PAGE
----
Lesson #3: Dr. Pickert’s Incredible New Diet Plan – A Blueprint for success

March 17th, 2015 → 10:30 pm @ // No Comments



In the last two tips I debunked Food Fascism. The “Do this, not that” mentality that dominates the mainstream weight loss establishment. The “that” usually refers to foods and food groups that you know and love and you have eaten all of your life. They are to be replaced with “this,” so-called healthy food groups that you have always shunned. Sometimes this switch will be augmented with pills, proteins, powders, points or potions that will cost you a pretty penny as well. Of course, they need you to believe that this is all very healthy, nutritious and good for you. The fact that you don’t want to eat the new things never crosses their mind and if it does, is deemed irrelevant.

What should we do about this conundrum?

Let’s start there.

How to Approach a Better Diet Plan

STEP 1: Setting Goals

All diets start out the same. One day we get on the scale, don’t like what we see and say, “I think I want to lose weight.” Five pounds, ten, twenty or a hundred. It doesn’t matter. We all want to weigh less. Next we pick a time frame. This is the point where most people make their first mistake. Virtually everyone picks an unrealistic target. Whether influenced by deceptive advertising or unaware of how to decide, we aim for an objective that is much too optimistic. The problem with that shows up later when we realize we are not going to achieve our goal. Then we have a tendency to give up. It is far better to choose a much more modest goal and to be pleasantly surprised if we accomplish it more quickly.

With that in mind, what is the best, most practical way to make this decision? To answer that we need to do a little arithmetic. (I’ll keep it simple)

Every day we eat calories (energy) and we burn calories (energy). Some days we eat more than other days and some days we burn more than others. Despite day-to-day variations, these total numbers stay roughly in balance over long periods, even when we are overweight. The proof of that is seen on the scale where our weight remains fairly stable over time. Now let’s say that we start eating less and/or exercising (burning) more. By doing so we go into a calorie deficit. However, our bodies still demand the same amount of energy as yesterday. To make up for the shortfall, our bodies will turn inward and use up some of our energy stores. And exactly where is that storage area? You guessed it: our fat reserves. Once we go into a calorie deficit we start burning stored fat and hence start losing weight.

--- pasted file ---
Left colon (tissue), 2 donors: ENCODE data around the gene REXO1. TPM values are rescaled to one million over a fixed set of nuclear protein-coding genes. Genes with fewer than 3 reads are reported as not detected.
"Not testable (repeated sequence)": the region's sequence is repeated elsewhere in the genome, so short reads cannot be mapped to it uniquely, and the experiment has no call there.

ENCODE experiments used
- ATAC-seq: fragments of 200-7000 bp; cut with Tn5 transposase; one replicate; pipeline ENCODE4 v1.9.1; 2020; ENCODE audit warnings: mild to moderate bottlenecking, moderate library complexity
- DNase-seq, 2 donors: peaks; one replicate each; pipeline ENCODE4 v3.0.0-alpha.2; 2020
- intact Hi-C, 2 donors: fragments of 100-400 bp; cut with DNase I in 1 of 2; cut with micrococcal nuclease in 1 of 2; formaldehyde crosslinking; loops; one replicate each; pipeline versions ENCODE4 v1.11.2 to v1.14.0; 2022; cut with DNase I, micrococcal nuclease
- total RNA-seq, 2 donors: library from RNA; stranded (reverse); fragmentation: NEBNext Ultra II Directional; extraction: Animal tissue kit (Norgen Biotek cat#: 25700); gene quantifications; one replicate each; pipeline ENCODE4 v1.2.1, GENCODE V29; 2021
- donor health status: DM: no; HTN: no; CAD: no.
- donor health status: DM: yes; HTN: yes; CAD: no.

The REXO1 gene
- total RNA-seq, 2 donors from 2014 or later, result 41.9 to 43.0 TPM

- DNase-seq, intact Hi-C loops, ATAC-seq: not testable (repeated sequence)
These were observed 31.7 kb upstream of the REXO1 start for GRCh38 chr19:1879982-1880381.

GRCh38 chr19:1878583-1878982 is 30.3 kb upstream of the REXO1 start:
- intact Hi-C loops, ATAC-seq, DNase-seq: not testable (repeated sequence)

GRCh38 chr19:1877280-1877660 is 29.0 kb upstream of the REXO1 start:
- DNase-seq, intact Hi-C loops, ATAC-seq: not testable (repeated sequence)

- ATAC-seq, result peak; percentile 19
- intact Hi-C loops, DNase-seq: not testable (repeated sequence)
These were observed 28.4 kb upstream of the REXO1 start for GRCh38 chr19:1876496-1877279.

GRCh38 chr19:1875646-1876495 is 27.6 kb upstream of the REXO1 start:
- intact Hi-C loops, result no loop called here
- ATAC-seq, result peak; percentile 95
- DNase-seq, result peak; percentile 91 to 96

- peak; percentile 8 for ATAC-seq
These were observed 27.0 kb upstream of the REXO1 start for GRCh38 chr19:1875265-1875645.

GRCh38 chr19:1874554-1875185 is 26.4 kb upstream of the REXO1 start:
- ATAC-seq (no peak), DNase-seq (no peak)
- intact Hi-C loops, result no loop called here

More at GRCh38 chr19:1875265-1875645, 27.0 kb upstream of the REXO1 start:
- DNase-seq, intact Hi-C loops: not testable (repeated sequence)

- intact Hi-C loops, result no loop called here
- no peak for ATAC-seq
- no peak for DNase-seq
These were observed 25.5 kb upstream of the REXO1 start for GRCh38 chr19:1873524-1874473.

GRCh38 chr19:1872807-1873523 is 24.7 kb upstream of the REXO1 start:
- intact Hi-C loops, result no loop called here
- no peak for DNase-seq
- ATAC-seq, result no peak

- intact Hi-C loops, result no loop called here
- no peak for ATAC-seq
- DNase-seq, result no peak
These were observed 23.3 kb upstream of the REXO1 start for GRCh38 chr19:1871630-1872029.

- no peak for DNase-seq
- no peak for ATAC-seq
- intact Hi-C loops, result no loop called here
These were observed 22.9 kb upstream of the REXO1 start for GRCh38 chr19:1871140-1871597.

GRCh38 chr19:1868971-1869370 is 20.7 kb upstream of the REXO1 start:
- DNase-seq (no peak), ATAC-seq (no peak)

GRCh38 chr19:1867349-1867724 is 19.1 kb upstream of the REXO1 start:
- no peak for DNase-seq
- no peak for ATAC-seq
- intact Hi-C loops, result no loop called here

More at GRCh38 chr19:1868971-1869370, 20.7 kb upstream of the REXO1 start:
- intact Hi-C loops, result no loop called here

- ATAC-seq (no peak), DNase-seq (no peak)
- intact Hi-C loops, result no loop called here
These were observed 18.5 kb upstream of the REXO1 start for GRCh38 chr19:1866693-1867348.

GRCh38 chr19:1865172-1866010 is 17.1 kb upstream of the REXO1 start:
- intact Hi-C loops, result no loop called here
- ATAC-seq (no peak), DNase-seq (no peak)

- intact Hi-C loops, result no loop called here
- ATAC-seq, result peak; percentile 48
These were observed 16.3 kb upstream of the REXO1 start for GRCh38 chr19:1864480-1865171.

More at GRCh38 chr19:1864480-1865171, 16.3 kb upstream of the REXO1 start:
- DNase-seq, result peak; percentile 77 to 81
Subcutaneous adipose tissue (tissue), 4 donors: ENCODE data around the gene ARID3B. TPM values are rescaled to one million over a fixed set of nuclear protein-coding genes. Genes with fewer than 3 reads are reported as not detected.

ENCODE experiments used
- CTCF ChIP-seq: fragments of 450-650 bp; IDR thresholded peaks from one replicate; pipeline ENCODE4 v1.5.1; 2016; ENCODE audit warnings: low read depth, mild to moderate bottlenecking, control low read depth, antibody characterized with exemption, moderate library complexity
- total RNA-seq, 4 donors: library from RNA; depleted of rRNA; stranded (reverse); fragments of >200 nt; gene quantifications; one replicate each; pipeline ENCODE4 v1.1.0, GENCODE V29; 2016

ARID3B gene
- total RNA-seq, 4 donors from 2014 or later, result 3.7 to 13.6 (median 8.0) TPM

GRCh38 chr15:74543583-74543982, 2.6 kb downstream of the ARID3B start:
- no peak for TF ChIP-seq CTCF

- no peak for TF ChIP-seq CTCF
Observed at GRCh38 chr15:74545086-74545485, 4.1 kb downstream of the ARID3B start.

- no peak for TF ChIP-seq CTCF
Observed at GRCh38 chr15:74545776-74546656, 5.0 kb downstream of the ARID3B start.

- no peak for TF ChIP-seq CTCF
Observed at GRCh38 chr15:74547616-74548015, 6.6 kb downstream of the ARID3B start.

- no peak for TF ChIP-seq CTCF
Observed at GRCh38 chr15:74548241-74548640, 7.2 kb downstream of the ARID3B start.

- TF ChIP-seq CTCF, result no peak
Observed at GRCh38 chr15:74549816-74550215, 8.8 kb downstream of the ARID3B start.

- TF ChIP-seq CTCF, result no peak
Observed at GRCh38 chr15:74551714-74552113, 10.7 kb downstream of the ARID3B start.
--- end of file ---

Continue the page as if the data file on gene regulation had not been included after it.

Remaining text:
The problem with this scenario is that we lose weight fairly slowly. Why? Because to burn off an unnecessary pound of stored fat we need to eat less and/or burn more than 3500 calories below our daily needs. (conversely, if we overeat by 3500 calories we would produce an extra pound of stored fat) If your daily maintenance number is, say, 2200 calories per day, and you ate nothing all day then you wouldn’t even lose a full pound for your heroic effort.

Let’s say instead that you choose to save 500 calories. Every day. (More on how to do that later) In a week’s time you will have cumulated the magical total of 3500 calories and will have lost one real pound of fat. The scale may show more than that at first because the fat- burning mechanism is inefficient and gives off a lot of water. It is not uncommon to lose 3 – 6 pounds of this water in the first week of a vigorous diet but only one pound of that total represents lost fat. Eventually the water will stabilize and you may not lose more weight on the scale for weeks despite your best efforts. This is the dreaded plateau that has been the ruin of many a diet.

For most people saving and/or burning 500 calories per day isn’t so difficult. Thirty minutes of a brisk walk is worth about 250 calories which means that you only have to achieve dietary savings of 250 calories to reach your total. Add it up over a week’s time and presto, you’ve lost a pound. However, and this is a big ‘however’ you must keep it up every day. If you choose not to walk on a particular day then you will have to achieve your daily goal at the kitchen table.

From this arithmetic you can also figure out what your time frame should be. One pound per week is a decent, attainable, practical goal. Twenty pounds, twenty weeks. Fifty pounds, one year.